by Anne Borden
A4A recently had an info table at Toronto’s annual SpectrumWorks job fair. The job fair brings hundreds of autistics together with companies to interview for jobs such as banking, service, IT, admin and others. Neil and Xavier, the organizers, are committed to creating a better environment for autistics to find, enjoy and retain work in our province. It was really cool of them to reach out to #actuallyautistics such as our organization!
We met lots of autistics and talked about the job search process, workplace rights and other issues. We also did some education to the broader community. We were glad that the event organizers asked us for input to make next year’s interview processes and event space more autistic-friendly. It feels like we are on the cusp of an important breakthrough on the issue of unemployment in our community. The fact we were invited is a big step in self-representation and it is encouraging to see the private sector recognizing the strengths of autistic workers and actively recruiting.
Efforts to train, educate and recruit employees in Ontario seem to be coming almost entirely from the private sector. Where is the Ontario government? Our rights in the workplace are protected by Ontario law (under the umbrella of disability), but how can we even exercise these rights if we’re not able to find employment? The Province is shutting down all sheltered workshops by 2019 –an essential step in human rights–but where are the proactive programs for autistic and/or disabled who are seeking employment?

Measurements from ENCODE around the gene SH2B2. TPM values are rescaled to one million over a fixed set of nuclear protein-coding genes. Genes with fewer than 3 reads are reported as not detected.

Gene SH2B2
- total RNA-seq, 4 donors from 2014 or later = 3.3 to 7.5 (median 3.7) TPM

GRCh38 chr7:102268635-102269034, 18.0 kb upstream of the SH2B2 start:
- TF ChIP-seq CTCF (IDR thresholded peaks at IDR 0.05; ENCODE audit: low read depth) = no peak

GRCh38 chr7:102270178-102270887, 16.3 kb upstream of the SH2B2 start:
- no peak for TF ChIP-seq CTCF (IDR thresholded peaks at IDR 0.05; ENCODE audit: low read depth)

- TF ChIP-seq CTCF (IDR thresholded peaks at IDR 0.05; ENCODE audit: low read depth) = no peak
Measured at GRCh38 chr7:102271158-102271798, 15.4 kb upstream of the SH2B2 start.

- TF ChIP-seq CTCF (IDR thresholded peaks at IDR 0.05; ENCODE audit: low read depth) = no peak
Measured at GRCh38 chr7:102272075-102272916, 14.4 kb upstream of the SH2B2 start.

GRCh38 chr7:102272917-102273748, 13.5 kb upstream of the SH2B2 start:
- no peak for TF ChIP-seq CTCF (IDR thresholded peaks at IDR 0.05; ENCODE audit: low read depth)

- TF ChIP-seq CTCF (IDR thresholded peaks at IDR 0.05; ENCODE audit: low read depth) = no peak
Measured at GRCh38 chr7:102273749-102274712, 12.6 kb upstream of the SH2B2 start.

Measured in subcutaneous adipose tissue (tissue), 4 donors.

There is great work being done by the private sector and some not-for-profits, but that’s not enough. Our provincial government needs to partner up on these initiatives, identify the scope of the challenges and come up with solutions. Most importantly, it needs to shelve its terribly misguided Ontario Autism Program.
Over the next few months, we will be doing an employment study of autistics in Ontario, both to assess needs and to get feedback and ideas from autistics across the province. This has never been done before and it is needed.
We will also be looking into sharing resources on autistic mentorship and networking activities around employment and workplace issues.
If you would like to be involved in this project, please Contact us. We will be updating our social media and blog as the project develops further.
1 thought on “Employment for Autistics in Ontario: The Need for Private and Public Sector Collaboration”
Comments are closed.